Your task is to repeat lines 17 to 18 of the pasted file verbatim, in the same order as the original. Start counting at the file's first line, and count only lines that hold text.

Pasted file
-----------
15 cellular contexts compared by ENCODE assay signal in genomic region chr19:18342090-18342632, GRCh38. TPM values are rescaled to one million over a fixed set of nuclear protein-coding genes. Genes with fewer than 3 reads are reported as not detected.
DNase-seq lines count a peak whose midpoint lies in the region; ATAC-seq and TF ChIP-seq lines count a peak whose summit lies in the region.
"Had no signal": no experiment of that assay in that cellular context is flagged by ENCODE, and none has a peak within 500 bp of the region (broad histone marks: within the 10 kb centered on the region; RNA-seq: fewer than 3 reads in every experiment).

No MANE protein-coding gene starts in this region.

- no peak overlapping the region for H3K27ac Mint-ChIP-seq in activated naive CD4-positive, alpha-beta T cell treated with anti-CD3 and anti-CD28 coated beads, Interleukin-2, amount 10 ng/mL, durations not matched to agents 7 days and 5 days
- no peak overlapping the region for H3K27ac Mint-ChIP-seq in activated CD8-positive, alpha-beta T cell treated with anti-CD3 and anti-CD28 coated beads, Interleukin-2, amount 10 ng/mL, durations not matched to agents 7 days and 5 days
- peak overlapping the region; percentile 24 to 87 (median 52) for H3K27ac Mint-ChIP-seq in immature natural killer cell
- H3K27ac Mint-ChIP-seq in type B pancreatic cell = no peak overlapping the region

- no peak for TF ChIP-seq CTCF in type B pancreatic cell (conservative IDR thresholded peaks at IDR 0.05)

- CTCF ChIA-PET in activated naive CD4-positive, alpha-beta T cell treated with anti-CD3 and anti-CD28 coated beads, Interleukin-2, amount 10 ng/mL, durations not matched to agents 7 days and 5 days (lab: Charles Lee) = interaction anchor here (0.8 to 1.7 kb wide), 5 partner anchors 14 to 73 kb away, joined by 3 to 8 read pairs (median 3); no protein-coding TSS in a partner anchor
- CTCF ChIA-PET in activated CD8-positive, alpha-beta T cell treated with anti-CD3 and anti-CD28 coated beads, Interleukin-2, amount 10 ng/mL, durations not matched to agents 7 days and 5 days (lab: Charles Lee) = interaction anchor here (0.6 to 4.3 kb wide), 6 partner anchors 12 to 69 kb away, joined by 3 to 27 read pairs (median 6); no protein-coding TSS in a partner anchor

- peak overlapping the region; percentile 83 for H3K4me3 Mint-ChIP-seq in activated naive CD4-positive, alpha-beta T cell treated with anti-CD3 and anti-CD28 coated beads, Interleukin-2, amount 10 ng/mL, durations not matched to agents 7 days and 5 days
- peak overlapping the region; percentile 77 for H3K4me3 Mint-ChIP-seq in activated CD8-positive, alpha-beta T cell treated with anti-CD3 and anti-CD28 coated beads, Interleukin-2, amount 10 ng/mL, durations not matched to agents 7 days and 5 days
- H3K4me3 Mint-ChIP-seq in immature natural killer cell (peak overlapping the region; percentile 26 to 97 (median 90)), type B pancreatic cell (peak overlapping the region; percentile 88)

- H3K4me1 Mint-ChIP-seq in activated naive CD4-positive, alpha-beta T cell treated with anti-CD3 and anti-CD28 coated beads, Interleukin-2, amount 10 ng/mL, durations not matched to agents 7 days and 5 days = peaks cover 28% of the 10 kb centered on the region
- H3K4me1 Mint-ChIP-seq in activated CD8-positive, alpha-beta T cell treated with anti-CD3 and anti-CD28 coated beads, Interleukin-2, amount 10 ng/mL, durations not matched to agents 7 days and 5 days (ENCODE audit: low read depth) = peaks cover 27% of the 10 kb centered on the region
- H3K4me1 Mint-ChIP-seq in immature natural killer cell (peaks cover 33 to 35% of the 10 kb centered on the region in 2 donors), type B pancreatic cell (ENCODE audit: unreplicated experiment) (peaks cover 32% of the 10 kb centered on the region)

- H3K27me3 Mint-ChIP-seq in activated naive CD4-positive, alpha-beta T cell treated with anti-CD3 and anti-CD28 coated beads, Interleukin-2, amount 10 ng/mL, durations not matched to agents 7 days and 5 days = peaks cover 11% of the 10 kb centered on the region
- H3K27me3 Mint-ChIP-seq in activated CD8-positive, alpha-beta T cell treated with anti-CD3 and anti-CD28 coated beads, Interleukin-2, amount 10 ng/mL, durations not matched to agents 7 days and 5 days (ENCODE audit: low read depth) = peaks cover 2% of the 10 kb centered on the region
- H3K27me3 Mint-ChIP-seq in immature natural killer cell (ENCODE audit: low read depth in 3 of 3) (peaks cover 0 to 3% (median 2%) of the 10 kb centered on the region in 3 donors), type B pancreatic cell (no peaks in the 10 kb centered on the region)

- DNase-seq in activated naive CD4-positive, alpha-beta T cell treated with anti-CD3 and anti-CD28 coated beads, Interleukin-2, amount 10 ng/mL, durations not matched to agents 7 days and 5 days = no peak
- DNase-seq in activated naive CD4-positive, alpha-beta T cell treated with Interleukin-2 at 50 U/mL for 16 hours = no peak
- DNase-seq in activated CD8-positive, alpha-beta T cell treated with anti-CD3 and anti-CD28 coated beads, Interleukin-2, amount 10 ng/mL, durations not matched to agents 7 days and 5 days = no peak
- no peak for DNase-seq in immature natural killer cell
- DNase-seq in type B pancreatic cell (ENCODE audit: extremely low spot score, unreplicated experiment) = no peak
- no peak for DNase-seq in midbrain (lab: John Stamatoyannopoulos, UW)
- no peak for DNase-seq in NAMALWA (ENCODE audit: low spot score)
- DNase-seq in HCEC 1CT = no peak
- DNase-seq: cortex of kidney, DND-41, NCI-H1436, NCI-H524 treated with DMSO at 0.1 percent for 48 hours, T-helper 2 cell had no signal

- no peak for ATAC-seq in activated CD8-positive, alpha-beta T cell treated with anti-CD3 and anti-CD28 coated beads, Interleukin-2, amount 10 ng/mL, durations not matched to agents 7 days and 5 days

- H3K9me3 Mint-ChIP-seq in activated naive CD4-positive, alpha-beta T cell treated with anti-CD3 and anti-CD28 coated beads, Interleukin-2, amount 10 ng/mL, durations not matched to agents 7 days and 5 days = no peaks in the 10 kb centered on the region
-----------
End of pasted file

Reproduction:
- H3K4me1 Mint-ChIP-seq in immature natural killer cell (peaks cover 33 to 35% of the 10 kb centered on the region in 2 donors), type B pancreatic cell (ENCODE audit: unreplicated experiment) (peaks cover 32% of the 10 kb centered on the region)

- H3K27me3 Mint-ChIP-seq in activated naive CD4-positive, alpha-beta T cell treated with anti-CD3 and anti-CD28 coated beads, Interleukin-2, amount 10 ng/mL, durations not matched to agents 7 days and 5 days = peaks cover 11% of the 10 kb centered on the region